Electron microscopy
Thermal-diffuse-scattering in In-Situ Heating HAADF-STEM
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It is well-known that HAADF-STEM technique can be applied to observe crystals in Z-contrast; however, this technique may also provide information on a local thermal vibration anomaly at atomic-scale since the high-angle scattering of incident electrons is dominated by phonon scattering [1], which is also called thermal diffuse scattering (TDS). The phonon scattering reflects the Debye-Waller (DW) factor sensitively. For instance, the local anomaly of the DW factor has been observed in Al72Ni20Co8 decagonal phases through in-situ HAADF-STEM as shown in Figure 1434. At the room temperature (300 K), the transition metal (TM: Ni and/or Co)) atoms are much brighter than Al atoms due to Z-contrast. When the sample is heated and held at ~1100 K, the relative contrasts between TM and Al atoms were dramatically changed since the contrast of Al atoms is significantly enhanced. However, when the sample was cooled down to 300 K from 1100 K, the anomalous contrast regions became darker again as marked by the red arrows. The local DW anomaly indicates significant anharmonicity at these Al sites.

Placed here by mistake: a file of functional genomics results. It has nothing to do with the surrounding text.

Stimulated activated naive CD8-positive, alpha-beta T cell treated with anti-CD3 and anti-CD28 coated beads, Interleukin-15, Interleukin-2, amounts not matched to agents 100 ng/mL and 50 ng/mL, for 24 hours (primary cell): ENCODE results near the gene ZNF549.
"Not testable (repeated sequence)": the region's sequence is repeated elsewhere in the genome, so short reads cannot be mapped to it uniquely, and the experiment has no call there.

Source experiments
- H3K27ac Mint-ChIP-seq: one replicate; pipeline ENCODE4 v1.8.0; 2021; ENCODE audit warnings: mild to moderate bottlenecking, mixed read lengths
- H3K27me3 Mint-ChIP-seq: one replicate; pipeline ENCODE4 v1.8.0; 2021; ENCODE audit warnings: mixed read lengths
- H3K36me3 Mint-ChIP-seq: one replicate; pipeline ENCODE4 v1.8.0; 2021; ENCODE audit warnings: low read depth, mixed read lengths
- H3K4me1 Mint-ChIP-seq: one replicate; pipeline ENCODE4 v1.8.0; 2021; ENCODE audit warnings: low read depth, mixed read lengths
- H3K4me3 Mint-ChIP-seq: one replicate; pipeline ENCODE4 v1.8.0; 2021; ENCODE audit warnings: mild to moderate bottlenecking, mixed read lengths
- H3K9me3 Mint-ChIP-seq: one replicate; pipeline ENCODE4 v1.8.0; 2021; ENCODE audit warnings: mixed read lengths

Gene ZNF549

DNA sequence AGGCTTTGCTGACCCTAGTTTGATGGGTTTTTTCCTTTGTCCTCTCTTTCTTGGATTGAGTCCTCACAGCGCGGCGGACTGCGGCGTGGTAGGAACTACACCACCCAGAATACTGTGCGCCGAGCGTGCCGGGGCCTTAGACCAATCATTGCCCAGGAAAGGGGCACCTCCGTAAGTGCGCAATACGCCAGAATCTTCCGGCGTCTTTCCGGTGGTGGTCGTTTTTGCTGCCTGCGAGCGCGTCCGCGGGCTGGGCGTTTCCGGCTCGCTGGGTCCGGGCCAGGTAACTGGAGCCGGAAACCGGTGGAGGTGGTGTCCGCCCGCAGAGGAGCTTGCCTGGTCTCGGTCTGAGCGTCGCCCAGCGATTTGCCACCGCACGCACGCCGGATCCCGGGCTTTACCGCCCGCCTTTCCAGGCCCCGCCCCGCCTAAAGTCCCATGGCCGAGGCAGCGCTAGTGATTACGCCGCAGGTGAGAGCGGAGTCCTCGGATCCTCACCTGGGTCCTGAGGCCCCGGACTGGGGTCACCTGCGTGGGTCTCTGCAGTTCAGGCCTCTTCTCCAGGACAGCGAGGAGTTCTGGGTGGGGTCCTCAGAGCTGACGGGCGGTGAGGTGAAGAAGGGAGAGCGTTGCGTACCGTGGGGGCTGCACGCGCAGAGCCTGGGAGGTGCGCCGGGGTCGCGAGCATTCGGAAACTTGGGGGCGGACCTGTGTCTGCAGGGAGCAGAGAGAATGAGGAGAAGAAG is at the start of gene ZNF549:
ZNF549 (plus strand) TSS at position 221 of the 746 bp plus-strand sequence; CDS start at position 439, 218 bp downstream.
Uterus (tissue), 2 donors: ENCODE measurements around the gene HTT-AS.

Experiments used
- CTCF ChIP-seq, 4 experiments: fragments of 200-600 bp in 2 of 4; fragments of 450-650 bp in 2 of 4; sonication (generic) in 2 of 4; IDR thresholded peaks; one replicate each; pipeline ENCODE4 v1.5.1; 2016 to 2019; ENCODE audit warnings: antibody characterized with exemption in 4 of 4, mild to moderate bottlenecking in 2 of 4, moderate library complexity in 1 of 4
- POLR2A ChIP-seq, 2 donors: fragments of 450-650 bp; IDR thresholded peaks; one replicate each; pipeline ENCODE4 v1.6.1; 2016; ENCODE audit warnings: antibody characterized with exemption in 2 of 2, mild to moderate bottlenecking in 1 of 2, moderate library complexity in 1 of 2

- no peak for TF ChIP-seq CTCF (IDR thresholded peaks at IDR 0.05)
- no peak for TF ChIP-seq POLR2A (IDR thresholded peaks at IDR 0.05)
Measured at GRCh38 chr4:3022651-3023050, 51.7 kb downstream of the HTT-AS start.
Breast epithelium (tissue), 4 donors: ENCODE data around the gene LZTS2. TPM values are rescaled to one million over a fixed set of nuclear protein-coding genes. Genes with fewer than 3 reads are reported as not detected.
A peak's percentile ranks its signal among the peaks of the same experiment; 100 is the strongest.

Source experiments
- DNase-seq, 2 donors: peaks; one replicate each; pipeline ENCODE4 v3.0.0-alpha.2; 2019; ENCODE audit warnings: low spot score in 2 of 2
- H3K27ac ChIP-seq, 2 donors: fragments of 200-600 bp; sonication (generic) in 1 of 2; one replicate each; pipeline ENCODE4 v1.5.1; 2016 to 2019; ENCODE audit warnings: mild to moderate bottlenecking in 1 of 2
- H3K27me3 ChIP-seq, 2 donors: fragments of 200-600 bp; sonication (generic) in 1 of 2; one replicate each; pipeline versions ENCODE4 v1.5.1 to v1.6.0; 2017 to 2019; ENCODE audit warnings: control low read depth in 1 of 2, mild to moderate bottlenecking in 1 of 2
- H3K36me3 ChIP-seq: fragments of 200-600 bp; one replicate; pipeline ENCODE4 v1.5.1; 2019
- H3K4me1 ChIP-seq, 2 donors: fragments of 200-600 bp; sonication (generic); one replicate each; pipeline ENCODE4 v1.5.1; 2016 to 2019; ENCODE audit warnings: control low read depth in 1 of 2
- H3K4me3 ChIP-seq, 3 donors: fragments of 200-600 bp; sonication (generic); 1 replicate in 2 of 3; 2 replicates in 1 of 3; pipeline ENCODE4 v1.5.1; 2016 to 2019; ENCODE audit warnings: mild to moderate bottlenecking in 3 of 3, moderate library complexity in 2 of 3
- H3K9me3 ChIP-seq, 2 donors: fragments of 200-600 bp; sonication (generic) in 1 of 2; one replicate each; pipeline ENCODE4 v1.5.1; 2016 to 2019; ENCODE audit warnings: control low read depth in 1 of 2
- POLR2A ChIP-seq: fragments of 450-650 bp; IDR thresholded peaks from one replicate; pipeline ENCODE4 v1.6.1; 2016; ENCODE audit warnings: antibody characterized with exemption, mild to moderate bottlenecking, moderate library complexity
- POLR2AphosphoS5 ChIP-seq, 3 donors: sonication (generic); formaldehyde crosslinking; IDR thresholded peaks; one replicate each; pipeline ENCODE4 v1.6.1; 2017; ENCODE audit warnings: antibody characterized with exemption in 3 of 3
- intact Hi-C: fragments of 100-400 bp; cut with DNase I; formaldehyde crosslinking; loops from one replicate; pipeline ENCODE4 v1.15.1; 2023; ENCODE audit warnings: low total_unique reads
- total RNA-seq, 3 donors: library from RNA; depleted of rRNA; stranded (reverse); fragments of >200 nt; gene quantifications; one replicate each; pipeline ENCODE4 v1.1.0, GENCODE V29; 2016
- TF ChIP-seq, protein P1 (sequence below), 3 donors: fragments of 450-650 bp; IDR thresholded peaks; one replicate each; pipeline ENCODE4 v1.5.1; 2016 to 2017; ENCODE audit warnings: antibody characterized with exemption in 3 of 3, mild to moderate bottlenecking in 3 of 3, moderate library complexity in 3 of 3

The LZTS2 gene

HAADF-STEM images of Al72Ni20Co8 decagonal phases: (a) At 300 K and (b) At 1,100 K.

Figure 1434. HAADF-STEM images of Al72Ni20Co8 decagonal phases: (a) At 300 K and (b) At 1100 K. Adapted from [2]







[1] Eiji Abe, S. J. Pennycook, A. P. Tsai, Direct observation of a local thermal vibration anomaly in a quasicrystal, NATURE, 421(23), 347, 2003.
[2] Eiji Abe, Atomic-Scale Characterization of Nanostructured Metallic Materials by HAADF/Z-contrast STEM, Materials Transactions, 44(10), 2035-2041, (2003).